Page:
• Doskonała próżnia, 1971. A Perfect Vacuum, translated by Michael Kandel, 1981
  • Katar, 1975. The Chain of Chance, translated by Louis Iribarne, 1978
  • Fiasko, 1986. Fiasco, translated by Michael Kandel, 1987
  • One Human Minute, translated from other editions by Catherine S. Leach, 1986
  • Pokój na Ziemi, 1987. Peace on Earth, translated by Elinor Ford with Michael Kandel, 1994

A new translation of one of his collections of non-fictional writing, Summa Technolgiae, just came out in February (I've ordered a copy but it hasn't arrived yet...).

There are numerous clips of Lem on the web - for example, http://www.youtube.com/watch?v=pm0VXfxlQlk, which unfortunately doesn't have English subtitles but might inspire you to go study Polish.

Questions for reading:

  1. You'll immediately note some "speaking" names of characters and spaceships - Kelvin; the Prometheus. What mighgt be the implications of the names? (What does it suggest about humans and the universe that they - and Lem among them - name new characters and places for old ones, so we are constantly reminded of what we have known before?)
  2. How do the first few pages prepare us for the very strange things to come? Besides reading the blurb or the "front matter,", how and when does the reader figure out what's going on? (This is one that really rewards rereading.)
  3. Since we'll be reading two more books by Lem this semester, pay particular attention to the style of this one and how it works with the themes of the book.
  4. Another note on names: what is the effect of all the double-barreled names of scientists' discoveries or hypotheses? What kind of scientific activity and community does this book imagine?
  5. How wuold you describe the terms in the biological description of the ocean of Solaris, or other sections where Kelvin passes on to us Solaristic science?
  6. For those of you who know the work of French Surrealist André Breton (1896-1966), what associations might he lend to the testimony of the helicopter pilot André Berton?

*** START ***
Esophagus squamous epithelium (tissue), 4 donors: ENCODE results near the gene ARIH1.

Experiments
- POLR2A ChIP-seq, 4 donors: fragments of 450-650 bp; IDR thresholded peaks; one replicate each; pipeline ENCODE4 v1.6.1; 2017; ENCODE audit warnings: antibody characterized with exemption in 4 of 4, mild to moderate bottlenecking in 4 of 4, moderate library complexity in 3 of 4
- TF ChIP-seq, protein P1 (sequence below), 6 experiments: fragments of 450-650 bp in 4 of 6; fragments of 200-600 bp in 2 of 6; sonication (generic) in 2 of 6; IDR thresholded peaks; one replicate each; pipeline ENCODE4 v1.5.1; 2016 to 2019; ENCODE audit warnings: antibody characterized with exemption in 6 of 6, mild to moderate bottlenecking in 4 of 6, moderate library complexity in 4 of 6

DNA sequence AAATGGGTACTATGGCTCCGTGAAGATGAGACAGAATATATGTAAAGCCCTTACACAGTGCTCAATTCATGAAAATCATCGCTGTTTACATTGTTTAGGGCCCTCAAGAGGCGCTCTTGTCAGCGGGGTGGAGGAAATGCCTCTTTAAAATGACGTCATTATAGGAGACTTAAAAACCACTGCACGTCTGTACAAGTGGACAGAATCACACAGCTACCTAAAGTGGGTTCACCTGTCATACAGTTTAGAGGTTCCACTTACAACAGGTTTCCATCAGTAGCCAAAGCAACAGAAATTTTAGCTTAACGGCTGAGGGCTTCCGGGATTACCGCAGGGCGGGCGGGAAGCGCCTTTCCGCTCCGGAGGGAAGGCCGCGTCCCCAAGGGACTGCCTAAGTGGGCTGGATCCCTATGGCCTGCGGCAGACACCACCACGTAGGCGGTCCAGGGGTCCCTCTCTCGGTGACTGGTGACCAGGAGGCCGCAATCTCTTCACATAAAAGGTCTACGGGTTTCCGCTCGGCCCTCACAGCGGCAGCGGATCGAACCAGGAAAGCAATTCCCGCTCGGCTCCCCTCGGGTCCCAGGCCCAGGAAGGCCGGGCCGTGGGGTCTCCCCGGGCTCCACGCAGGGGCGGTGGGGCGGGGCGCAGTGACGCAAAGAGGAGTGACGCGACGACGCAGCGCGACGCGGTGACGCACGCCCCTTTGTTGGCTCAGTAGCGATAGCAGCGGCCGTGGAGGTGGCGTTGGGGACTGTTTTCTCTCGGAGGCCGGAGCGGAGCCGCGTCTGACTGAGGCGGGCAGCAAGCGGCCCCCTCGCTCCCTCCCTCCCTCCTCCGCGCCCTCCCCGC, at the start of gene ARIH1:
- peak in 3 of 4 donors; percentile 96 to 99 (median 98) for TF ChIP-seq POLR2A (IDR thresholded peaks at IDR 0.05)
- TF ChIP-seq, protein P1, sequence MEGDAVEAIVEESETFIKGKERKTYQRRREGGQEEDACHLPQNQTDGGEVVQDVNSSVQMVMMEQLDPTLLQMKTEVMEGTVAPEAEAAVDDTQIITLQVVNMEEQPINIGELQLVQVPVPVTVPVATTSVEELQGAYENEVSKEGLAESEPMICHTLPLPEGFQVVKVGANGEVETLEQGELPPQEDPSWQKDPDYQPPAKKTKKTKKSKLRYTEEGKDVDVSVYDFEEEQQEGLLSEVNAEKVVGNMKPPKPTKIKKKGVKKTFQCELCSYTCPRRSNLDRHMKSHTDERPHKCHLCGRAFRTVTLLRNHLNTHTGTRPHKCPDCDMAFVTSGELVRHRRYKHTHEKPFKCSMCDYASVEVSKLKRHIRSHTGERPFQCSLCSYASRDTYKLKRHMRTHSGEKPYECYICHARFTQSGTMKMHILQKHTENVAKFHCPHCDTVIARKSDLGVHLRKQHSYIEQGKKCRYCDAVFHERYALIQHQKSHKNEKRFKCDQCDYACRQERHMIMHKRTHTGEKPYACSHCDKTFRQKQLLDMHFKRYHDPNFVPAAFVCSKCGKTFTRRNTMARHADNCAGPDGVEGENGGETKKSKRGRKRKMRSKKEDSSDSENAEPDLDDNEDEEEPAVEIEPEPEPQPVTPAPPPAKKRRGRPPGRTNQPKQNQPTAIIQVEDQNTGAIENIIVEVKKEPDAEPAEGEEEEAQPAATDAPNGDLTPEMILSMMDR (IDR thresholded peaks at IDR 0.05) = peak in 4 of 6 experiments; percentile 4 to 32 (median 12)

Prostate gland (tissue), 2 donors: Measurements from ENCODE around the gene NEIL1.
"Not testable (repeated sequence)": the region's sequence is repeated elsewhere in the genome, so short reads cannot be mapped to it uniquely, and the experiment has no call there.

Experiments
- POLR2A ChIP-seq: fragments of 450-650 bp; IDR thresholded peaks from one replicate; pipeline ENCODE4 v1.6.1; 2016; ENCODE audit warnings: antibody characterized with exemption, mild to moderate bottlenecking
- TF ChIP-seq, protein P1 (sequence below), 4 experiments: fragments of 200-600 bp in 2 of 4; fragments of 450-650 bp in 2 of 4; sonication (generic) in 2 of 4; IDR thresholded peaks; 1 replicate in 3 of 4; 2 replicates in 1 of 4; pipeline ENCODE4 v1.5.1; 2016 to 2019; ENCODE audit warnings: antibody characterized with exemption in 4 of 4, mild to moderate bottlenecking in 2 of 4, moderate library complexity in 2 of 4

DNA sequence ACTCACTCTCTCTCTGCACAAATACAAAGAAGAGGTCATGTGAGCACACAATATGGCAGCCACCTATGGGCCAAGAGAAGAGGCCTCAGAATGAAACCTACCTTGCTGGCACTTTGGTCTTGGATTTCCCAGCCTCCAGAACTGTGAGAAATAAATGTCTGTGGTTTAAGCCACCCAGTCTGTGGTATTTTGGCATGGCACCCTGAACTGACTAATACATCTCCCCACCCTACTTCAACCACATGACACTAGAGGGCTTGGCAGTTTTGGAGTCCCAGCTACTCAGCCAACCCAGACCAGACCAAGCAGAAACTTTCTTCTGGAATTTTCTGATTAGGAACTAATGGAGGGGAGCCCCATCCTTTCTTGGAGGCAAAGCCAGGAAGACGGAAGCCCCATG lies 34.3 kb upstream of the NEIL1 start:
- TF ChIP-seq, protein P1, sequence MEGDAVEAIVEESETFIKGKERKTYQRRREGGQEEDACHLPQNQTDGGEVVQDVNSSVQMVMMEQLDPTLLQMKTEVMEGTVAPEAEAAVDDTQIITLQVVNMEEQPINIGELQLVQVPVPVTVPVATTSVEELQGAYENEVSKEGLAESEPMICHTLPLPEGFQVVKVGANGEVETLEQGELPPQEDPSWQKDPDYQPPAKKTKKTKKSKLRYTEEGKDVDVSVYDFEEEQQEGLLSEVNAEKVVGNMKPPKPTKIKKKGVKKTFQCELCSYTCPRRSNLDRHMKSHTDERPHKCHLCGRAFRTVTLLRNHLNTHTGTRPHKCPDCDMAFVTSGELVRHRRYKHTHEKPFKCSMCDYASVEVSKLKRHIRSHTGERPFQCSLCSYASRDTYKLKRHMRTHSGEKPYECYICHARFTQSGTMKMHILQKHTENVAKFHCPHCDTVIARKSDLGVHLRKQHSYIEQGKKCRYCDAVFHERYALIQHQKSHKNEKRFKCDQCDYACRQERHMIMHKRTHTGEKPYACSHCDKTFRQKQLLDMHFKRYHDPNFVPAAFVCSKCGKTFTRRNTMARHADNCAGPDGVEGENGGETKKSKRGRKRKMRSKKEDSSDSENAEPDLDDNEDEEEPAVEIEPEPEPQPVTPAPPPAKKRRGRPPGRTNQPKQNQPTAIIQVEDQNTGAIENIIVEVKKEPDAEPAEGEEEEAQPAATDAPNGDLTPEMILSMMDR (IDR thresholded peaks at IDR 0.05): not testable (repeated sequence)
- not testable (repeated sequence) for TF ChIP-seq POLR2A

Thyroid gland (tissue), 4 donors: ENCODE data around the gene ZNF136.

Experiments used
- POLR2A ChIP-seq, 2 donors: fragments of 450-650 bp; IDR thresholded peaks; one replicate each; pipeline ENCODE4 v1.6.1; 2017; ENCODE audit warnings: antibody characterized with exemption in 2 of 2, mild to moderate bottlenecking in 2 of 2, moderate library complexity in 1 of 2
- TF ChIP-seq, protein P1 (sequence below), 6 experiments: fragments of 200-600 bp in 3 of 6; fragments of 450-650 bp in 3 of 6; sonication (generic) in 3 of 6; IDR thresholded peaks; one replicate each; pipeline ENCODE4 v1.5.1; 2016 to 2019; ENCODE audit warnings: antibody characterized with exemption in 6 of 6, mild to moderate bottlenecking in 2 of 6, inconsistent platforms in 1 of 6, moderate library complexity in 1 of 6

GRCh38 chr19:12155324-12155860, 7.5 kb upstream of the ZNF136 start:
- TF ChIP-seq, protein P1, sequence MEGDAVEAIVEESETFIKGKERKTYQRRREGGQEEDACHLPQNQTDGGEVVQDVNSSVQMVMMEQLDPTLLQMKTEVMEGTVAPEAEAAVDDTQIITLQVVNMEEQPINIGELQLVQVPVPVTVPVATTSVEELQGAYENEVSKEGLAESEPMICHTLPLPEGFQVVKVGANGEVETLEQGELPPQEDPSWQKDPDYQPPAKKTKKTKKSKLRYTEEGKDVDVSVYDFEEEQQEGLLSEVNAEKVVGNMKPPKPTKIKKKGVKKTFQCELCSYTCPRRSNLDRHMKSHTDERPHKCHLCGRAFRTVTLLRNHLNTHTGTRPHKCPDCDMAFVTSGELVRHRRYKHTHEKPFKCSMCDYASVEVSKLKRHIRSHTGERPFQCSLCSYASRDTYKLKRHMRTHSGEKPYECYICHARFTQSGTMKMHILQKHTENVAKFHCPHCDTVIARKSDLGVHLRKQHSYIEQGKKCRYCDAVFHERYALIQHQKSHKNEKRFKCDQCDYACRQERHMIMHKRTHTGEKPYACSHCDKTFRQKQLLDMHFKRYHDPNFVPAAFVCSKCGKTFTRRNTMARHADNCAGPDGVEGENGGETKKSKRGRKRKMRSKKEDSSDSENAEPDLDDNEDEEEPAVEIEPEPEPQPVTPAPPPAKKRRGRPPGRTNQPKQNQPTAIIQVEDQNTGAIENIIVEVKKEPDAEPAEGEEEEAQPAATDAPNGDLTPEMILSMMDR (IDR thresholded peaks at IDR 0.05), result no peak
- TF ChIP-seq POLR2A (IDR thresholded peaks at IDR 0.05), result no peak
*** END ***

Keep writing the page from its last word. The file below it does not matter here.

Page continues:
7. What kind of crew is on the station? What can you tell about the national, age, professional, and gender relations?
  8. Here as elsewhere, how are scientists presented, and how do they handle the events in the story?
  9. What is the effect of the departures into long quasi-scientific discourses? (LIke the historico-philosophical bits of Leo Tolstoy's War and Peace?) How does Lem make it plausible that so much information of this kind is introduced into the narrative?
  10. This book is not especially devoted to dissident narratives, but do note Sartorius the thought-censor, telling Kelvin what he should be thinking while they beam his thoughts down to the ocean.
  11. What kind of protagonist is Kelvin? What do we learn about him from his relationship(s) with Harey? Why would Solaristic science need a psychologist?
  12. Is this story a romance, or an anti-romance?
  13. As you come to the end of the book: What mysteries remain in the story, what curiosity unsatisfied? Chekhov once famously said that there shouldn't be a pistol on stage unless it will be shot later in the play: what is the effect of the bits of information or hints (the straw hat) that turn out not to lead anywhere certain?
  14. To what extend are the G-Formations human? What do we know about them, and what can we infer from that?
  15. How does the idea or ideal of Contact, as discussed here, compare to humans' treatment of and eventual relationship with the Newts in Čapek's novel?